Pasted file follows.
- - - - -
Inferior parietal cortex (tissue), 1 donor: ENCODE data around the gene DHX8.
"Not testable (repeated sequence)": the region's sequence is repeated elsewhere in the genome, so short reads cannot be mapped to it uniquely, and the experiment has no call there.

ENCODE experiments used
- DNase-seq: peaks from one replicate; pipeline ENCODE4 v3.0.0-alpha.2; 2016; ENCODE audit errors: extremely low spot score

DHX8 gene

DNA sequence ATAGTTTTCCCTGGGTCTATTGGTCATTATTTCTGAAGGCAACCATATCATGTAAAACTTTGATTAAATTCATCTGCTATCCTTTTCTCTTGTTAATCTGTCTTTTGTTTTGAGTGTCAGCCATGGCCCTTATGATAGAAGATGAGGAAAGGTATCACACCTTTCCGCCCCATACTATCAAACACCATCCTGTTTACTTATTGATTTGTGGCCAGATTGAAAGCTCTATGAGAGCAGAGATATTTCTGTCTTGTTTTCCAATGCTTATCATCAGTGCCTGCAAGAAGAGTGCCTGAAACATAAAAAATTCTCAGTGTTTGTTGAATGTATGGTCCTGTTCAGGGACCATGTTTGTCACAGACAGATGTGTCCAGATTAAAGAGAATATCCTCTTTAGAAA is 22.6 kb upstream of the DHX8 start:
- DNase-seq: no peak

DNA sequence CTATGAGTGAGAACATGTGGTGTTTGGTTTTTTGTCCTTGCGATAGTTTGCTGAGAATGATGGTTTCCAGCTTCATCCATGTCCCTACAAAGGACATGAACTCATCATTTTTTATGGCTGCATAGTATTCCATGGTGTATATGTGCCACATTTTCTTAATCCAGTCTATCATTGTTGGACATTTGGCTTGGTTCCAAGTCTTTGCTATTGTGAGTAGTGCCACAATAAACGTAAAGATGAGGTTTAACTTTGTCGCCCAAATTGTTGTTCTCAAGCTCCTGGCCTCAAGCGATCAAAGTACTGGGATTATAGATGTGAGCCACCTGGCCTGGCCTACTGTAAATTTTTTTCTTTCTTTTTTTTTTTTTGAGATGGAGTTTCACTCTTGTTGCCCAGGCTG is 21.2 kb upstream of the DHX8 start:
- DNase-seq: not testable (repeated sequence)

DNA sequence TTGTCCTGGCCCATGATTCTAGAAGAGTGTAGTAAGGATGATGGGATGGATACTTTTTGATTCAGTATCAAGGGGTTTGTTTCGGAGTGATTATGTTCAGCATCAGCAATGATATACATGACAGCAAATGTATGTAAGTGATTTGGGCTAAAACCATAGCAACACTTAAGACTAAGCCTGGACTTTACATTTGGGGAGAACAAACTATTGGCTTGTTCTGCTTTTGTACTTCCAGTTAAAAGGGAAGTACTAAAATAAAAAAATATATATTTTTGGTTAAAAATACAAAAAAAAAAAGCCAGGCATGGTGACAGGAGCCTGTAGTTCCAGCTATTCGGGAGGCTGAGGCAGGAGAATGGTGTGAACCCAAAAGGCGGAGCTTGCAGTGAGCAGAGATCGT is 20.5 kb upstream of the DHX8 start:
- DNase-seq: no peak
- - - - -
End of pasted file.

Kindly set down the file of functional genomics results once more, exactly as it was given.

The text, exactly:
Inferior parietal cortex (tissue), 1 donor: ENCODE data around the gene DHX8.
"Not testable (repeated sequence)": the region's sequence is repeated elsewhere in the genome, so short reads cannot be mapped to it uniquely, and the experiment has no call there.

ENCODE experiments used
- DNase-seq: peaks from one replicate; pipeline ENCODE4 v3.0.0-alpha.2; 2016; ENCODE audit errors: extremely low spot score

DHX8 gene

DNA sequence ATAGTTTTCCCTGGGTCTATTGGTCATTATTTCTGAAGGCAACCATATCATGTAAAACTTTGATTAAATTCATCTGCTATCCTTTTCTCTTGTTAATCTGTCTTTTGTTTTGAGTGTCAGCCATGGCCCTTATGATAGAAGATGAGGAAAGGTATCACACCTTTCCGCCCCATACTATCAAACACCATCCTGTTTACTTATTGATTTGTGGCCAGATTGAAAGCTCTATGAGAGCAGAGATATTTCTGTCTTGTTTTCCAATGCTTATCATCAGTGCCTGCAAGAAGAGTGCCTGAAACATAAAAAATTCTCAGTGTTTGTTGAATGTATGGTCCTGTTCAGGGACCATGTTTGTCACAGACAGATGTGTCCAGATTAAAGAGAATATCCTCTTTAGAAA is 22.6 kb upstream of the DHX8 start:
- DNase-seq: no peak

DNA sequence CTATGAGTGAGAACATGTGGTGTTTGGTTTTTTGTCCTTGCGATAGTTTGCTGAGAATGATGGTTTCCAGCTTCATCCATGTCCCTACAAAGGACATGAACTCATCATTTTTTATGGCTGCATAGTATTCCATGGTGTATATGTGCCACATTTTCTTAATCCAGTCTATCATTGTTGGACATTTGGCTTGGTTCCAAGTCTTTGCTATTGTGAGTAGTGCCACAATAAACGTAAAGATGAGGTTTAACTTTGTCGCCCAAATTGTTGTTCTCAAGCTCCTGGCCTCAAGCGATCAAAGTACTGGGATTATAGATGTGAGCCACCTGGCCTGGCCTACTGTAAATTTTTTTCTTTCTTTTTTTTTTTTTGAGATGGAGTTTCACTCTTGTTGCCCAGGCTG is 21.2 kb upstream of the DHX8 start:
- DNase-seq: not testable (repeated sequence)

DNA sequence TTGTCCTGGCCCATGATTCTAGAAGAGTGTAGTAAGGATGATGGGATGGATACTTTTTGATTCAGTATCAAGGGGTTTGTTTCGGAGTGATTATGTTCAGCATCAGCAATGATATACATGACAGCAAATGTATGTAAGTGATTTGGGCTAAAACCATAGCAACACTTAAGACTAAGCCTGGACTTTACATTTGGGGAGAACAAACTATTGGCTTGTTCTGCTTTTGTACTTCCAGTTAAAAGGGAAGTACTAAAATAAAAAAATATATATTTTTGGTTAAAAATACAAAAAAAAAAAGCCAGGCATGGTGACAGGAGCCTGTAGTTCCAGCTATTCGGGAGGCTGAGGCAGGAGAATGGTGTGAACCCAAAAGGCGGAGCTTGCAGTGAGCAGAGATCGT is 20.5 kb upstream of the DHX8 start:
- DNase-seq: no peak